Northwest Washington nonmetropolitan area
Percentile Annual salary Hourly salary
Average $55,400 $26.64
10th percentile $34,050 $16.37
25th percentile $39,300 $18.89
50th percentile $56,050 $26.95
75th percentile $64,120 $30.83
90th percentile $81,160 $39.02

Olympia-Tumwater, WA (170 HVAC workers): $42,360 annual average salary

Olympia-Tumwater, WA
Percentile Annual salary Hourly salary
Average $42,360 $20.37
10th percentile $26,200 $12.60
25th percentile $31,570 $15.18
50th percentile $40,610 $19.53
75th percentile $52,560 $25.27
90th percentile $61,360 $29.50

Seattle-Bellevue-Everett, WA Metropolitan Division (2160 HVAC workers): $59,090 annual average salary

Seattle-Bellevue-Everett, WA Metropolitan Division
Percentile Annual salary Hourly salary
Average $59,090 $28.41
10th percentile $41,040 $19.73
25th percentile $46,930 $22.56
50th percentile $57,090 $27.45
75th percentile $69,710 $33.52
90th percentile $82,340 $39.59

Seattle-Tacoma-Bellevue, WA (2600 HVAC workers): $59,780 annual average salary

Seattle-Tacoma-Bellevue, WA
Percentile Annual salary Hourly salary
Average $59,780 $28.74
10th percentile $41,340 $19.88
25th percentile $48,080 $23.11
50th percentile $58,020 $27.89
75th percentile $70,380 $33.84
90th percentile $82,370 $39.60

Southwest Washington nonmetropolitan area (90 HVAC workers): $49,430 annual average salary

Southwest Washington nonmetropolitan area
Percentile Annual salary Hourly salary
Average $49,430 $23.76
10th percentile $27,600 $13.27
25th percentile $35,480 $17.06
50th percentile $52,470 $25.23
75th percentile $61,350 $29.50
90th percentile $70,340 $33.82

Spokane-Spokane Valley, WA (340 HVAC workers): $44,650 annual average salary

Spokane-Spokane Valley, WA
Percentile Annual salary Hourly salary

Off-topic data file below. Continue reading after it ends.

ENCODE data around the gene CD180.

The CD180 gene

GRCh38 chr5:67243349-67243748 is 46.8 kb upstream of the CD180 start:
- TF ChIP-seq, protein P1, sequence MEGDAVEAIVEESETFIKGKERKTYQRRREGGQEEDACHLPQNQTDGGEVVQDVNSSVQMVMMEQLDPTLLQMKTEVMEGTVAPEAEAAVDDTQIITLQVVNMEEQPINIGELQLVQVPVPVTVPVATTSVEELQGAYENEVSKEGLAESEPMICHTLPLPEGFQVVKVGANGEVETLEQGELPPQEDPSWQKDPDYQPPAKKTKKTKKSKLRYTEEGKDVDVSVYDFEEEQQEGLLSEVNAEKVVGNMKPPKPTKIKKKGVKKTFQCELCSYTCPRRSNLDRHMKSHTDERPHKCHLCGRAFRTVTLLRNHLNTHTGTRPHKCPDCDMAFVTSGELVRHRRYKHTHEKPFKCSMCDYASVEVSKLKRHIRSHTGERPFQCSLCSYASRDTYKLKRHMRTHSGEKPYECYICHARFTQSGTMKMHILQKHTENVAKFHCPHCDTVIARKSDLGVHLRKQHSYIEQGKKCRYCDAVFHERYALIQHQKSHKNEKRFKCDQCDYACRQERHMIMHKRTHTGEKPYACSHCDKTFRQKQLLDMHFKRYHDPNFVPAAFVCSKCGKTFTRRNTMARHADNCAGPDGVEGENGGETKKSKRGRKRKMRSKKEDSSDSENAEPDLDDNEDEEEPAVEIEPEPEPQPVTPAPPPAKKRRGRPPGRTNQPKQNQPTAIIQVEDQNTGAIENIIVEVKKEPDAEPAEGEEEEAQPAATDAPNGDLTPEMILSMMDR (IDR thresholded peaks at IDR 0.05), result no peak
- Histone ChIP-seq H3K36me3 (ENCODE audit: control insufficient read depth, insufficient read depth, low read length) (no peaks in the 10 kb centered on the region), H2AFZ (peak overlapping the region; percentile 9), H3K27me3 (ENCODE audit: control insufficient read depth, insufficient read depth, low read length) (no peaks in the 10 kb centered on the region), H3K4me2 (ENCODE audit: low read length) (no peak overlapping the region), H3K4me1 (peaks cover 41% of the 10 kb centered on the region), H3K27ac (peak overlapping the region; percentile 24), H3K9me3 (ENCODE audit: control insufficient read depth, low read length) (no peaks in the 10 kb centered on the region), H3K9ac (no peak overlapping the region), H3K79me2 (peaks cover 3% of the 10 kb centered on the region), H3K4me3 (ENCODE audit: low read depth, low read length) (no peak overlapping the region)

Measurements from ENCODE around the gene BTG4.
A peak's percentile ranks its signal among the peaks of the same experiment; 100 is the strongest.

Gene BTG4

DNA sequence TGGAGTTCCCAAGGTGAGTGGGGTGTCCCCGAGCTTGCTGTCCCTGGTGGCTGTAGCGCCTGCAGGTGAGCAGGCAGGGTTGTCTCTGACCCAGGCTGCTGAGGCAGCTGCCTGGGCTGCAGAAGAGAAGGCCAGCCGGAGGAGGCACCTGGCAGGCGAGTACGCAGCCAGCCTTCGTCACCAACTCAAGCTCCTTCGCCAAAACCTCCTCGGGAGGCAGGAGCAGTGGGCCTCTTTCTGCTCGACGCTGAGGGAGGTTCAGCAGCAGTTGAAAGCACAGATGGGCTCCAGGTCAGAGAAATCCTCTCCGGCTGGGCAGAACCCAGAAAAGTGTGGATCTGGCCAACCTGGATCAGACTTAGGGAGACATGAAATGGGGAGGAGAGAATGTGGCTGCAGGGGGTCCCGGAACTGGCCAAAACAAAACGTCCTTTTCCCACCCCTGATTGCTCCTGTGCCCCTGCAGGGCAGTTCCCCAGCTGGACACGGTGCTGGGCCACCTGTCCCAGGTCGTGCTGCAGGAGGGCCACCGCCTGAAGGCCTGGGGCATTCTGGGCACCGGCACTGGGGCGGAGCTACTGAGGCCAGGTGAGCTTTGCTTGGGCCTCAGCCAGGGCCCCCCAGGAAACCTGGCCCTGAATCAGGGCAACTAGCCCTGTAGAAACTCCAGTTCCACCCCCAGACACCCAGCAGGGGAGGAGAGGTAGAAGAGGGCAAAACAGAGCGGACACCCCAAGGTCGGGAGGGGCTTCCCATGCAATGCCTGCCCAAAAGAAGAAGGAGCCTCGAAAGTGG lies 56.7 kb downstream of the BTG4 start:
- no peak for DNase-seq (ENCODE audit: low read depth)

Average $44,650 $21.47
10th percentile $27,530 $13.23
25th percentile $32,370 $15.56
50th percentile $40,230 $19.34
75th percentile $56,190 $27.01
90th percentile $65,910 $31.69

Tacoma-Lakewood, WA Metropolitan Division (440 HVAC workers): $63,170 annual average salary

Tacoma-Lakewood, WA Metropolitan Division
Percentile Annual salary Hourly salary
Average $63,170 $30.37
10th percentile $47,500 $22.84
25th percentile $54,450 $26.18
50th percentile $61,270 $29.46
75th percentile $72,900 $35.05
90th percentile $82,450 $39.64

Walla Walla, WA (60 HVAC workers): $48,670 annual average salary

Walla Walla, WA
Percentile Annual salary Hourly salary
Average $48,670 $23.40
10th percentile $29,270 $14.07
25th percentile $37,870 $18.21
50th percentile $49,310 $23.71
75th percentile $59,770 $28.73
90th percentile $66,380 $31.91

Wenatchee, WA (number of HVAC workers unknown): $52,060 annual average salary

Wenatchee, WA
Percentile Annual salary Hourly salary
Average $52,060 $25.03
10th percentile $33,070 $15.90
25th percentile $39,020 $18.76
50th percentile $55,530 $26.70
75th percentile $61,340 $29.49
90th percentile $65,130 $31.31

Yakima, WA (320 HVAC workers): $43,640 annual average salary

Yakima, WA
Percentile Annual salary Hourly salary
Average $43,640 $20.98
10th percentile $27,610 $13.28
25th percentile $33,440 $16.08
50th percentile $43,890 $21.10
75th percentile $54,000 $25.96
90th percentile $61,060 $29.35

Accredited HVAC Training Programs in Washington

Prior to seeking employment as an HVAC mechanic or installer in Washington, it is crucial to receive the proper training. While some HVAC workers seek out apprenticeships under the guidance of skilled professionals, others choose to enroll in accredited HVAC training programs. There are two main accreditation agencies for HVAC schools: HVAC Excellence and the Partnership for Air-Conditioning, Heating, Refrigeration Accreditation (PAHRA). To learn in depth about the accreditation process, visit the HVAC programs homepage.

There is one training program in WA accredited by PAHRA at Bates Technical College in Tacoma. Lasting approximately six quarters, this associate of applied science (AAS) degree in HVAC features coursework in HVAC fundamentals; safety; tools & equipment; electrical troubleshooting; residential systems; soldering & brazing applications; heat pump systems; light commercial systems; chilled water systems; thermal storage; and more. This program is also available as a certificate of competency, and both programs cost $125.53 per credit with all fees included.

The HVAC program at Walla Walla Community College in Walla Walla is offered as either a one-year certificate or a two-year associate of applied arts & sciences (AAAS) degree in HVAC, Walla Walla prepares its students for a wealth of certifications in the industry. These include:

  • EPA Section 608
  • Washington State Electrical Trainee
  • OHSA-10 Construction Safety
  • First Aid-CPR-AED
  • Electrical Employment Ready (ER)